Background: The Central Indian gut microbiome remains grossly understudied. Herein, we sought to investigate the burden of antimicrobial resistance and diarrheal diseases, particularly Clostridioides difficile , in rural-agricultural and urban populations in Central India, where there is widespread unregulated antibiotic use. We utilized shotgun metagenomics to comprehensively characterize the bacterial and viral fractions of the gut microbiome and their encoded functions in 105 participants. Results: We observed distinct rural-urban differences in bacterial and viral populations, with geography exhibiting a greater influence than diarrheal status. Clostridioides difficile disease was more commonly observed in urban subjects, and their microbiomes were enriched in metabolic pathways relating to the metabolism of industrial compounds and genes encoding resistance to 3 rd generation cephalosporins and carbapenems. By linking phages present in the microbiome to their bacterial hosts through CRISPR spacers, phage variation could be directly related to shifts in bacterial populations, with the auxiliary metabolic potential of rural-associated phages enriched for carbon and amino acid energy metabolism. Conclusions: We report distinct differences in antimicrobial resistance gene profiles, enrichment of metabolic pathways and phage composition between rural and urban populations, as well as a higher burden of Clostridioides difficile disease in the urban population. Our results reveal that geography is the key driver of variation in urban and rural Indian microbiomes, with acute diarrheal disease, including C. difficile disease exerting a lesser impact. Future studies will be required to understand the potential role of dietary, cultural, and genetic factors in contributing to microbiome differences between rural and urban populations.
  • Dissemination of antibiotic resistance and other healthcare waterborne pathogens. The price of poor design, construction, usage and maintenance of modern water/sanitation services.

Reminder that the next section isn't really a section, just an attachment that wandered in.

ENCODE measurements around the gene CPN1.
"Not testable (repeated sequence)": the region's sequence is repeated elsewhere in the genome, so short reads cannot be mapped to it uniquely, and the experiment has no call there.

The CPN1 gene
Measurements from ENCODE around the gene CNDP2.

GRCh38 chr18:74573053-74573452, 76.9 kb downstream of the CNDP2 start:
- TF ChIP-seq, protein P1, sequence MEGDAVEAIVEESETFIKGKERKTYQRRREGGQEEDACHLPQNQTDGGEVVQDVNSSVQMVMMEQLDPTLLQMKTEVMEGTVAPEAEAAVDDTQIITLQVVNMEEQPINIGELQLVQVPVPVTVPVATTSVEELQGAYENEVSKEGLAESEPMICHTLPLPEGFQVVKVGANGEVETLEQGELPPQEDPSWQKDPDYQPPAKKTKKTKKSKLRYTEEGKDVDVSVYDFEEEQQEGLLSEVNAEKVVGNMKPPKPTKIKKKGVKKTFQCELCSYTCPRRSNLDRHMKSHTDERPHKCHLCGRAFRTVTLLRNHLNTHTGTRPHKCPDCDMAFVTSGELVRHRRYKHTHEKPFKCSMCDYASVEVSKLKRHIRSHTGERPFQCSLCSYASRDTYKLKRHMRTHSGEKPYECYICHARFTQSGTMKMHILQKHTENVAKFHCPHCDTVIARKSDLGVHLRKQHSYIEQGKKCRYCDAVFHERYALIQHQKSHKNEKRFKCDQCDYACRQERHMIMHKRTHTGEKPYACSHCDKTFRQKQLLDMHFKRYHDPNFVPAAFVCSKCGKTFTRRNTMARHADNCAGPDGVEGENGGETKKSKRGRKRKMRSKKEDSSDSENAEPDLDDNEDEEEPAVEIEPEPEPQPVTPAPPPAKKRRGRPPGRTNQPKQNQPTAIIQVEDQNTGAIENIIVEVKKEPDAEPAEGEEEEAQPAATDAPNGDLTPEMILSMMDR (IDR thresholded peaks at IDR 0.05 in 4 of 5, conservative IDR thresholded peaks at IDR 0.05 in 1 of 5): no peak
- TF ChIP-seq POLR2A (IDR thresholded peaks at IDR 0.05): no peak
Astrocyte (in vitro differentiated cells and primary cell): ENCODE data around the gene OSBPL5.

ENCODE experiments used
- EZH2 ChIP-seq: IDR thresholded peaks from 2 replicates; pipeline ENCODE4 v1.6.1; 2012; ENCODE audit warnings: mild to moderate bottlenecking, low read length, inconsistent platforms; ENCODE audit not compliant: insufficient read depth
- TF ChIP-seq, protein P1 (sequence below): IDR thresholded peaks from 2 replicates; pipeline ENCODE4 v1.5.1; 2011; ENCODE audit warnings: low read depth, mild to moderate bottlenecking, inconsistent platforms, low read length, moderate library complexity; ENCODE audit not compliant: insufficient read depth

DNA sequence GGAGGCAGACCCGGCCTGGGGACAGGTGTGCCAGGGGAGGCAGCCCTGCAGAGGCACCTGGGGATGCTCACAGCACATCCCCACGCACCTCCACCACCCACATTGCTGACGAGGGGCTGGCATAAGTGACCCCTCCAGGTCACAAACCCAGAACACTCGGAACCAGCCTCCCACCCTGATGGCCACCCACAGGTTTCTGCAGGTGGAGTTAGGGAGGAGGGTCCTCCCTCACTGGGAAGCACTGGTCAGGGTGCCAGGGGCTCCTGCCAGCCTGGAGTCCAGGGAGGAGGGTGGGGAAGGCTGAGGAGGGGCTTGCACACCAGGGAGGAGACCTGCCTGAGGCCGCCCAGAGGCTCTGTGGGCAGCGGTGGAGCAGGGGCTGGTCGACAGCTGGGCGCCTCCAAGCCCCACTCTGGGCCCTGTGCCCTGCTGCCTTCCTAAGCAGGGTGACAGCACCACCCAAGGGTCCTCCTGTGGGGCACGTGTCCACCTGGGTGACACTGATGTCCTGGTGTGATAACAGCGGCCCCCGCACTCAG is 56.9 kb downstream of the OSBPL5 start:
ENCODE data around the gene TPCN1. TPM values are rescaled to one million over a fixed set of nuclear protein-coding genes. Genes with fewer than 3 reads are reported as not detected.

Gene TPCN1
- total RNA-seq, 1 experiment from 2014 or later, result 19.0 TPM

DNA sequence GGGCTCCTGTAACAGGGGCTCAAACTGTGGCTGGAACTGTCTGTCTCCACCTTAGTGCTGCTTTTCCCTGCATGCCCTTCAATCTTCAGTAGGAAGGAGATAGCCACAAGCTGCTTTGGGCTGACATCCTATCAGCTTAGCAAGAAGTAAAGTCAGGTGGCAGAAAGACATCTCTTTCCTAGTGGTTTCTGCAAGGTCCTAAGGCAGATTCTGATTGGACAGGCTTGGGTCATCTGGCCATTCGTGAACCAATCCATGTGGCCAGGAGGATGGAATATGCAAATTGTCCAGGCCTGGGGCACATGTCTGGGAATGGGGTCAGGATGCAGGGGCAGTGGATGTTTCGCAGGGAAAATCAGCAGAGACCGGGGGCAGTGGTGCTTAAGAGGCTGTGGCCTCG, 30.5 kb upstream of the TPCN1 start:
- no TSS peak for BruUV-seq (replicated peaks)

Weinbren, Michael (http://www.journals.elsevier.com/journal-of-hospital-infection/, 2020-03)
    Summary Classical waterborne pathogens (cholera/typhoid) drove the development of safe water and sanitation during the industrial revolution. Whilst effective against these organisms, other bacteria exploited the potential to form biofilm in the narrow pipes of buildings. Legionella was discovered in 1976. Despite evidence dating back to 1967 (including paediatric deaths in Manchester in 1995 from splashes from a sink contaminating parenteral nutrition) it required the deaths of four neonates and the might of the news media in 2011 for the UK medical services to accept waterborne transmission of other opportunistic plumbing premise pathogens (OPPPs). Human nature, a healthcare construction industry largely devoid of interest in water safety, and failures in recognizing transmission are major forces hindering progress in preventing infection/deaths from waterborne infections. The advent of highly resistant Gram-negative bacteria is highlighting further deficiencies in modern drainage systems. These bacteria are not thought to have special adaptations promoting their dispersal but purely attract our attention to the well-trodden routes used by susceptible organisms, which go undetected. The O'Neill report warns of the bleak future without effective antibiotics. This review examines the evidence as to why modern water services/sanitation continue to present a risk to patient safety (and the general public) and suggests that their designs may be flawed if they are to stem the modern equivalent of cholera, the dissemination of antibiotic resistance.